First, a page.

Translate

Friday, July 22, 2016

Friday Feature Book Review: "Capital in the 21st Century" by Thomas Piketty トマ・ピケティによる "21世紀の首都"

This book is the new bible for economics globally. This is not one man's opinion, but the thoughts of a large team of 30 economists. They explain results from a huge pool of data that is presented with patterns gathered from over 15 years of research. The data is from more than 20 countries covering over 200 years of income tax. The most attractive point to this effort, is the clear data seen in new ways so clearly in a pattern. To suspect a theory is one thing, but to see it proven, with hard data, is another. This enlightenment is its genius.

There are 4 parts to this very major volume. The first 3 sections explain the historical evidence of wealth distribution. Recently media call them the 1%, but former US president Franklin Delano Roosevelt, called them "economic royalists". Concentrated power at the top of society. There are many names for the same people at the top. This is not only about the US today, but many rich and successful countries. 

Over 100 years ago, in France, during the "Belle Epoque" the comparison is clear. It was a society that valued equality among its citizens, but in fact was really run by wealthy families, mostly inherited fortunes. What a society says it values, but then supports differently in society or economically, is what this great project explains so well.


At the core, wealthy families can grow their assets at roughly twice the growth of the local economy. If a country rises by 2-3% in economic growth, then its rich families should be able to expect 4-6% growth in income. Not all multi-generational rich families succeed, but most do, and the data proves this with a lot of clear evidence. The rise of Family Offices globally as a part of Private Banking is interesting food for thought.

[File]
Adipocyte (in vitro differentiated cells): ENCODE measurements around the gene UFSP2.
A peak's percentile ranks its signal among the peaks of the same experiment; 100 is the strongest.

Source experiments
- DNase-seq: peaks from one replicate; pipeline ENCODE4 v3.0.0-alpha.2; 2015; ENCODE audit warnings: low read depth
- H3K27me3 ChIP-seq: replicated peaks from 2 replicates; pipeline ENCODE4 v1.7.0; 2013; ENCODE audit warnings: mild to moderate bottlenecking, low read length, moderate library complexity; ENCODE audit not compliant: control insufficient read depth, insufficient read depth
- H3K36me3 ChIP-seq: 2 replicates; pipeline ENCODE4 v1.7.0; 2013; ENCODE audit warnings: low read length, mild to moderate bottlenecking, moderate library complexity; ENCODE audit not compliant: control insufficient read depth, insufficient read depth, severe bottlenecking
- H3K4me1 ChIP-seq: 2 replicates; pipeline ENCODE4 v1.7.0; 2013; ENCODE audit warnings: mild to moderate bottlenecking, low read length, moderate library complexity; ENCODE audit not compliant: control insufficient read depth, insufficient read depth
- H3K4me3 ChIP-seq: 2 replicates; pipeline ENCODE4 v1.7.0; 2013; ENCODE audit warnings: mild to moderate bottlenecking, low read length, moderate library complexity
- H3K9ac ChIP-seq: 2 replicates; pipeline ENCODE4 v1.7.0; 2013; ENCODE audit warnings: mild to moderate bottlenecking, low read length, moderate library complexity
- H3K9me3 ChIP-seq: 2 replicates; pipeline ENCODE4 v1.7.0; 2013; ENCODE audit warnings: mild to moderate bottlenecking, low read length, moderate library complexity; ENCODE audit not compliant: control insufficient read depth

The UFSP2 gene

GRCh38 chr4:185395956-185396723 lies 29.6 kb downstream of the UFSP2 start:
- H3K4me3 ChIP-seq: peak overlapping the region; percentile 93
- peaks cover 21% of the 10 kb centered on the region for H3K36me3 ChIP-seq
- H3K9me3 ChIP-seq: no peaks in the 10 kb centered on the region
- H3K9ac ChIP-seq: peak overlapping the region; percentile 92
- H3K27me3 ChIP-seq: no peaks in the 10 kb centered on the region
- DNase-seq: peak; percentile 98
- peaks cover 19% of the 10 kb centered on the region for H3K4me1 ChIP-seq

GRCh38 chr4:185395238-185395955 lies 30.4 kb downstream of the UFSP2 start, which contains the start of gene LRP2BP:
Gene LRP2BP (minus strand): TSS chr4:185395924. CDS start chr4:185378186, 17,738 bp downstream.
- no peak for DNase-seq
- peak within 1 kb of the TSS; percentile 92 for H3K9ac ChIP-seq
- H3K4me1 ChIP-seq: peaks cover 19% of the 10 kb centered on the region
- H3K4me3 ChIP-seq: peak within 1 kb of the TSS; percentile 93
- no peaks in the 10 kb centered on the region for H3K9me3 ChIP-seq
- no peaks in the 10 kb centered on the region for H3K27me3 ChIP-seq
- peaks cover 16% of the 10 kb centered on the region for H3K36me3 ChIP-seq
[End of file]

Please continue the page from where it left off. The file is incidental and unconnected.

His conclusions in part 4 are more difficult to accept for some. However, when it comes to choosing what is best for any society, how do you value the trade off? Ultimately, is it better for a small amount of tax from the top 1% be used to help the bottom 20% of the same society? The impact on this bottom would have a huge impact on the quality of life for all levels of the same society. 

If this more balanced redistribution has benefitted the quality of life in Europe, where the bottom poor benefit greatly from government programs, especially health care. Can the US and other countries see the full value to follow this path themselves? By having a more comfortable poor strata of society, then the middle class and rich society benefit as well. Could this be the best way to really live in a "win win" world?

What I wonder most is has this often been the case over time? Is this the norm until recently for human societies over the last 5,000+ years since Mesopotamia? It is too bad that such data would be impossible to find, I would now love to read it. At over 700+ pages of text, there is too much to discuss in a short book review. This is a huge intellectual tasty meal of data to gorge on should you have the time and desire. Highly recommended without hesitation!

Please visit us for our Friday Feature Review where TMJ Partners will review books, movies, services and anything else with a financial theme.  Follow us now for our free weekly updates, just click hereThank you for reading and learning more about how money is made in finance!

If you are interested in Sales & Trading, Banking or FinTech focused roles in Asia or Japan then click here. Follow TMJ Partners on Twitter, the world's #1 recruiter on Twitter, over 50,000+ followers already have! click here! 

あなたアジア日本セールストレーディング,
バンキング、フィンテックの役割に興味がある場合は、こちらをクリックしてくださいティエムジェィパートナーズTwitterでフォローしてください 世界中のTwitter第1位の採用企業50,000以上のフォロワーが既に持っています!クリックしてください

For more Buy-Side and Sell-Side roles in Asia-Pacific, contact our TMJ Partners Japan & Asia Finance team.

    Tokyo                                                                Tokyo
             Mark  Pink                                                  Shinichi Nagasawa
      Direct + 81 3 3505 3891                                       Direct  +81 3 3505 3891
            Email pinkmark@tmjpartners.com                         Email nagasawa@tmjpartners.com

No comments:

Post a Comment